Advice on what to do now. I'm in pain 24-7. After I had the last procedure of burning the nerves on left side I can't do anything.

Advice on what to do now. I'm in pain 24-7. After I had the last procedure of burning the nerves on left side I can't do anything.

I have myofascial pain, Cervical Spondylosis, Cervicogenic Headaches, chronic neck pain, degenerative cervical intervtebral disc. After the doctor did the last procedure I've been in so much pain, I've read that you are soppose to be awake I was put to sleep this time. Mind you I had the right side done and was awake. Now my arm goes numb when I stand. I'm not one to complain to others… read more

A MySpondylitisTeam Member said:

Oh I would be using cbd/thc salve and see

posted almost 2 years ago
A MySpondylitisTeam Member said:

Stop doing nerve burns! The nerve grows back with scar tissue and only makes it 10 times worse!

posted 5 months ago
A MySpondylitisTeam Member said:

Marijuana can be great for relaxing your muscles which in turn helps the pain

posted over 1 year ago
A MySpondylitisTeam Member said:

Susan I feel your pain. Roughly annually 4 quadrant RFA's (radio frequency ablations for others not familiar with the procedure) are part of my AS management. (bi-lateral cervical & lumbar). They can be quite painful with AS for a week or so post procedure sometimes worse than original pain but they do help me very significantly. Most people start to feel the most benefit in 2 to 4 weeks but I think optimum benefit begins around 6-7 weeks. My body is very sensitive I often see improvement just 8-10 hours post procedure.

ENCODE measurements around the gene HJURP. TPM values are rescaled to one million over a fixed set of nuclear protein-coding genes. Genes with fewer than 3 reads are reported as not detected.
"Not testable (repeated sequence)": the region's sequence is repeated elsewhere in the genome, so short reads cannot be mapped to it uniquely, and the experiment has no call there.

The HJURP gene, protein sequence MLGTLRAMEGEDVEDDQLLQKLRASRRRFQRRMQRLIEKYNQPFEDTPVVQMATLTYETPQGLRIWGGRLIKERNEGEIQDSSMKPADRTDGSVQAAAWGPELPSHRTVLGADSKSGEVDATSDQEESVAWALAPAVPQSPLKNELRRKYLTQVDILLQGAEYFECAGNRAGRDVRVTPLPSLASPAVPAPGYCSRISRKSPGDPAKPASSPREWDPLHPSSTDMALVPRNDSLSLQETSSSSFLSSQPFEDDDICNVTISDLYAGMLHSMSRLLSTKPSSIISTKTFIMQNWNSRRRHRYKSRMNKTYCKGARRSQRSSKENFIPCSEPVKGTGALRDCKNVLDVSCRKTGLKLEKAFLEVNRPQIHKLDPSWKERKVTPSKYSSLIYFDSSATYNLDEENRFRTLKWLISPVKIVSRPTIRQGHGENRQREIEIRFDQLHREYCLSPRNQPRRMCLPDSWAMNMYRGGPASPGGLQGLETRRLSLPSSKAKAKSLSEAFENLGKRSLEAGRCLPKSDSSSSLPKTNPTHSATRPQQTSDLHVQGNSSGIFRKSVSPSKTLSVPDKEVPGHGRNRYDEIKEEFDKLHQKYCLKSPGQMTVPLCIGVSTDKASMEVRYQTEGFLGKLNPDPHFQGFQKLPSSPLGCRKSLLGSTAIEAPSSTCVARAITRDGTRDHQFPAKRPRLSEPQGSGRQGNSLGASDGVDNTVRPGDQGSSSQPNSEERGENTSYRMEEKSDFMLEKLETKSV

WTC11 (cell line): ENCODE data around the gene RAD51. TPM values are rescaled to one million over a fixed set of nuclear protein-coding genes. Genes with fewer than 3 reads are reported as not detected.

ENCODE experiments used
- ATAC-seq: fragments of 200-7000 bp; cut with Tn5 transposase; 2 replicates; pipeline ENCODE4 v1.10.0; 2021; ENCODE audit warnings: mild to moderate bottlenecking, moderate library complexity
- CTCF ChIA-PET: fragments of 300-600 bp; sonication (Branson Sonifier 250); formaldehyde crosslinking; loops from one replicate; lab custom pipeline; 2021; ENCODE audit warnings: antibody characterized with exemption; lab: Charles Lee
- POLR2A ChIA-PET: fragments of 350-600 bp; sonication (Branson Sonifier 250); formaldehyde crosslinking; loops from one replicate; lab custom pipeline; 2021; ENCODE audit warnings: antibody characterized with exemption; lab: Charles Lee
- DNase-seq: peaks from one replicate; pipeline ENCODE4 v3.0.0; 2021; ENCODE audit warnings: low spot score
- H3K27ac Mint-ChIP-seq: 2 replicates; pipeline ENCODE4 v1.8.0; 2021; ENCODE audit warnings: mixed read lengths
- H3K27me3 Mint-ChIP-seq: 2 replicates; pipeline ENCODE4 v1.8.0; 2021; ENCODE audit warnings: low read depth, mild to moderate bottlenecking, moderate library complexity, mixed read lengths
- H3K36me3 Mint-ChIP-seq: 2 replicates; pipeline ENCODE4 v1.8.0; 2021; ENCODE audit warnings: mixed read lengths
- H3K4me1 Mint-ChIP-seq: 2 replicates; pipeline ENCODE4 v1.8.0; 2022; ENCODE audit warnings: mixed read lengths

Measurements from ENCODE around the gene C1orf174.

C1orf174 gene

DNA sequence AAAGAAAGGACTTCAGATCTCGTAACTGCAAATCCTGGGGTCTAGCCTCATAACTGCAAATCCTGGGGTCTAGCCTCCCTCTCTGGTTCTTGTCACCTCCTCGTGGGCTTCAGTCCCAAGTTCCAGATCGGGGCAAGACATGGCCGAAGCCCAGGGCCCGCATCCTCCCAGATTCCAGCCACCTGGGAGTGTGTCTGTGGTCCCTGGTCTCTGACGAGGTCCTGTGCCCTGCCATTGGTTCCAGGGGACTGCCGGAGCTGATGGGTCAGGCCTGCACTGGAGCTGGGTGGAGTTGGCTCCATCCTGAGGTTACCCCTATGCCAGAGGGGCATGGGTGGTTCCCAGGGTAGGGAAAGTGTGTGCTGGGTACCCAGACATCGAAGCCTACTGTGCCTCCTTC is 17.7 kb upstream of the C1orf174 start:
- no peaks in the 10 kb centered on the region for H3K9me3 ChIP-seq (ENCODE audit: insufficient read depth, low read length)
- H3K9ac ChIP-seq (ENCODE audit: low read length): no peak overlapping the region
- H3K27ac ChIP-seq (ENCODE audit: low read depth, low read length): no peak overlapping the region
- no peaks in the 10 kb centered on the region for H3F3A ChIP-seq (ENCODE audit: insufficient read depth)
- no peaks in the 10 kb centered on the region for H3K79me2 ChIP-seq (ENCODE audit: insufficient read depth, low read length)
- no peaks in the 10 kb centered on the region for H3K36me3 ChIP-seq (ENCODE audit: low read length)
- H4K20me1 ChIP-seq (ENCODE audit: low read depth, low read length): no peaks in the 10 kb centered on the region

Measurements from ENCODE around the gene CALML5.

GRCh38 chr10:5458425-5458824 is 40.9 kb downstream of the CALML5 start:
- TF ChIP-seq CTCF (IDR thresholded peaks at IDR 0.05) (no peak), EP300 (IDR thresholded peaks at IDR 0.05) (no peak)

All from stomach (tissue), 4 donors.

Generally speaking it is preferred to be put under for the procedure as pain is less but healing can take longer. I personally have all mine done awake and AMA find no issues driving to & from procedures or resuming normal household activities immediately albeit stiffer, slower and more careful. Ablations can last as little as 2 to 3 months but average is 6 to 9 months and each time they are re-burned it typically takes a little longer for the nerves to regrow again. I've also had cortizone like injections. They haven't done much for me but do help a little. RFA's are similar in materials used and there are limitations to how much the body can have so within a year time span you usually have to choose one or the other.

While I don't consider myself in a "well managed" state yet I find that muscle groups tend to lock down and cause issues such as thoracic outlet syndrome. In addition to the RFAs, a good NSAID and biologic I find that Accupuncture and Dry needling are good supports to help maintain function and reduce pain. If you have bad pain now start with the accupuncture and prescribed meds then graduate from there.

Hope this helps.

posted almost 2 years ago
A MySpondylitisTeam Member said:

CBD. Oral or topical. Lyrica was all any Dr would give me. CBD works better.

posted 8 months ago
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